With two grandchildren growing up amid Colorado’s experiment with legalized marijuana, I am especially interested in the possible consequences to young people from this exposure.
Some food for thought came last month from researchers affiliated with New York University’s Center for Drug use and HIV Research. The research is titled “Adverse Psychosocial Outcomes Associated with Drug Use Among U.S. High School Seniors: A Comparison of Alcohol and Marijuana.”
The findings were based on student answers from the annual nationwide study of behaviors, attitudes and values of American secondary school students. Responses came from high school students who reported using alcohol or marijuana in their lifetime.
The researchers’ finding that alcohol use was highly associated with unsafe driving, especially among frequent drinkers, is not surprising, but alarming, according to Dr. Joseph J. Palamar, an assistant professor of Population Health at NYU’s Langone Medical Center. He said: “Compared to non-drinkers, frequent drinkers were over 13 times more likely to report that their alcohol use has led to unsafe driving. Marijuana users, compared to non-users, were three times more likely to report unsafe driving as a direct result of use.”
There is little to assuage anxiety in this study, given that both alcohol and marijuana are available to our young people everywhere, whether or not it is legal. National statistics from the Substance Abuse and Mental Health Services Administration show that in 2013 about the same number of adolescents were involved with alcohol abuse (1.6 million past-month binge drinkers aged 12 to 17) as marijuana and hashish (1.76 million).
Legal or not, Colorado or Wisconsin, this risk is embedded in our culture. It seems unlikely to me that legalization will have much effect other than to reduce the prison population of states that decriminalize it.
In the small mountain town where our grandchildren live, there appears to be strong opposition to retail sales of marijuana, a question that will be decided in a referendum on the ballot next month. But communities nearby have embraced the legalization and there are multiple retail outlets.
What I find encouraging in this scenario is the reflection of community values. We’re well enough acquainted in this town to know its close-knit nature where families look out for one another and find strong support from an outstanding school system. And we know and admire the values of our grandchildren’s parents, both those in Colorado and Wisconsin.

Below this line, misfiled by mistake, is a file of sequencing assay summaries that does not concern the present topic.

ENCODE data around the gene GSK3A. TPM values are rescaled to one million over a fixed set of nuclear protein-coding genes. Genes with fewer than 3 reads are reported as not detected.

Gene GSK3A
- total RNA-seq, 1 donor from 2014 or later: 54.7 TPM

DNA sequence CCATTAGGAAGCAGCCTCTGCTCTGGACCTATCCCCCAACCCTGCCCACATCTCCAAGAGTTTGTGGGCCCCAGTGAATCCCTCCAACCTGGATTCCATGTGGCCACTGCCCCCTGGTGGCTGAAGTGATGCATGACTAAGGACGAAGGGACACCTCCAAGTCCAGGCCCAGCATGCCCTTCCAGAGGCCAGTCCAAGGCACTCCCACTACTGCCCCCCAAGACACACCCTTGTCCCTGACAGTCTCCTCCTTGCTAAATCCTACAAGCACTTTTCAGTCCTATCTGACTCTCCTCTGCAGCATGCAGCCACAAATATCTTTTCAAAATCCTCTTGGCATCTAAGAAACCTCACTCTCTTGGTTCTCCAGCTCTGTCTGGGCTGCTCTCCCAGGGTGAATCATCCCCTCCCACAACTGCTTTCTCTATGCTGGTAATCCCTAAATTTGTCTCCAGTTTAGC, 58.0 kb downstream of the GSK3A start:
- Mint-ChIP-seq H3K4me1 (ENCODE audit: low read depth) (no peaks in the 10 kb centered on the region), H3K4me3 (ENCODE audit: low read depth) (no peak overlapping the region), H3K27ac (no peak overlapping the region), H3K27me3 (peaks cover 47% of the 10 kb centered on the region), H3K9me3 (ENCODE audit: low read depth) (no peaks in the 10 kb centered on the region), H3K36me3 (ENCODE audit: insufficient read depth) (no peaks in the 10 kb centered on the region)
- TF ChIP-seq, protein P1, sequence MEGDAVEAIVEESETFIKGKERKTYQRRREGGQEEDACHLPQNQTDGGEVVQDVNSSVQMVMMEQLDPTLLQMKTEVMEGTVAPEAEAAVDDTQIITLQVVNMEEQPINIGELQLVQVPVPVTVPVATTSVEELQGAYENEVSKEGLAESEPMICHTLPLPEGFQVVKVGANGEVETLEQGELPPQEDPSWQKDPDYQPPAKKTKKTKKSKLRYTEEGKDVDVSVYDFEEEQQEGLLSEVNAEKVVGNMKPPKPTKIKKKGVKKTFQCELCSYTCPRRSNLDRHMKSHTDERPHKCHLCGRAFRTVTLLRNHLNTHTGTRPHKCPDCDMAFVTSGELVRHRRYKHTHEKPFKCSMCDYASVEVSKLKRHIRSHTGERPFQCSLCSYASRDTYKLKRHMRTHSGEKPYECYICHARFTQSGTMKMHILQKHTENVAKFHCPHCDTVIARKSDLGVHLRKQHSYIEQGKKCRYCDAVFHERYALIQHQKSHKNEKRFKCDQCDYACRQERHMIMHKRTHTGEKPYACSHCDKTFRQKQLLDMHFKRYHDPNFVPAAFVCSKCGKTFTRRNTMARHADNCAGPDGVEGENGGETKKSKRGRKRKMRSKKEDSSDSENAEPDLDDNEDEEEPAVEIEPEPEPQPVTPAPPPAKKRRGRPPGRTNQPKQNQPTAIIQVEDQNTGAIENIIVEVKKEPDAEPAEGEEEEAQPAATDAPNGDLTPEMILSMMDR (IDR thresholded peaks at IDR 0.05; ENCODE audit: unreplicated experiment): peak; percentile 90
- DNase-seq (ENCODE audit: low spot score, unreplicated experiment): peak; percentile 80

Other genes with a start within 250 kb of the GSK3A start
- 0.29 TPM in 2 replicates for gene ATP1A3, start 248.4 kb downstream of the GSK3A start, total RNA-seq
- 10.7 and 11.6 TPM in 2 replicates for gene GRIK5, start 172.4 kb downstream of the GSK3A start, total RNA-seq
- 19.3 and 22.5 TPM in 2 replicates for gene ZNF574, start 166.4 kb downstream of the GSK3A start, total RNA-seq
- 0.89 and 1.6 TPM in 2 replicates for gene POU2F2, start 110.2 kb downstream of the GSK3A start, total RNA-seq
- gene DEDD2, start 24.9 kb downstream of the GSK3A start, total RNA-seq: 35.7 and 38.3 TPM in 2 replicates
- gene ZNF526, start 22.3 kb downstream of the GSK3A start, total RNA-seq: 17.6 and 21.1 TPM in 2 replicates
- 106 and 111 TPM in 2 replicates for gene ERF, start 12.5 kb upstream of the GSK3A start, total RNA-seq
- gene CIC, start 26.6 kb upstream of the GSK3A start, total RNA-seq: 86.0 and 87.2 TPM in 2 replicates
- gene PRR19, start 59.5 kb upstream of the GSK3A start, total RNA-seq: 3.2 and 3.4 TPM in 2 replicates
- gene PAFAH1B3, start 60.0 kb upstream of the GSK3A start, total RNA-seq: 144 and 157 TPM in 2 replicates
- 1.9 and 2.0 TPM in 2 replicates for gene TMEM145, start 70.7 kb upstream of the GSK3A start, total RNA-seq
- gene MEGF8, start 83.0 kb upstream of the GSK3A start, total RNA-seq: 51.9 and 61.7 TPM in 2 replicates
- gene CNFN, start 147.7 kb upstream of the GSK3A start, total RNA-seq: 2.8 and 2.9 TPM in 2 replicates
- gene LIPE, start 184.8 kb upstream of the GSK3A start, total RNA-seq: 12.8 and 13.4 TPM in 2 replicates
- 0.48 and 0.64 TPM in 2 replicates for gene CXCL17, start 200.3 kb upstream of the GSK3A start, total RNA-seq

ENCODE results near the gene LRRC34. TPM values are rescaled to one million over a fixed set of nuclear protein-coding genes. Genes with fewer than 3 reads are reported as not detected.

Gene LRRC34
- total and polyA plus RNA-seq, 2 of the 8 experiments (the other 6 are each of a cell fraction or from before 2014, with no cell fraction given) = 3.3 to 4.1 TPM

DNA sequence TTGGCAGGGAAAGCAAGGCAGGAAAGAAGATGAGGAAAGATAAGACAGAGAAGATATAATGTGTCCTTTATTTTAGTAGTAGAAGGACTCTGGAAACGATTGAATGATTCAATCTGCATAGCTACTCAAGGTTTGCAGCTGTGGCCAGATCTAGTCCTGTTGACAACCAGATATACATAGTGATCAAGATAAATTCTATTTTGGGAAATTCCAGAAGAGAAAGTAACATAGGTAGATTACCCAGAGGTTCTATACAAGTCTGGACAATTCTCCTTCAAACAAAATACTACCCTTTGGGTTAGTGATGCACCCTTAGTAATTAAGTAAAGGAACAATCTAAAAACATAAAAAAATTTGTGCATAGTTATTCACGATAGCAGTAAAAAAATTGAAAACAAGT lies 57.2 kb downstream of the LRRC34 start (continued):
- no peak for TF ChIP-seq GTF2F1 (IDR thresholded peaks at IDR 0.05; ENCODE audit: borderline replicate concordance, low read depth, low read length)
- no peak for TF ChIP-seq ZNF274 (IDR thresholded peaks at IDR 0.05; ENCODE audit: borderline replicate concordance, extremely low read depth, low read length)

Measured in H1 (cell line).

“Surveys of teens repeatedly show that parents can make an enormous difference in influencing their children’s perceptions of tobacco, alcohol, or illicit drug use,” said SAMHSA administrator Pamela S. Hyde.
As I think about it, all of our grandchildren are at risk from a variety of social experiments, most of them beyond the influence of parental counsel. Both states teeter politically between so-called red and blue approaches to governance. Wisconsin’s political culture, for example, can’t quite make up its mind between making it more or less easy for children to get a first-class education, whether to fund public education adequately or throw tax money at unaccountable private schools.
We have a political culture that can’t decide whether being “open for business” should trump protecting the state’s natural resources — clean water and air. It’s a political culture that can’t quite make up its mind on how tough to be on alcohol abuse, whether it’s behind the wheel of a car or on a college campus. It’s a political culture that dithers over what should be a no-brainer — protecting the right to vote and the value of that vote against the political power of money.
These are risks to our grandchildren’s future that we can address with our vote. I can’t vote in Colorado. But I can in Wisconsin. And soon.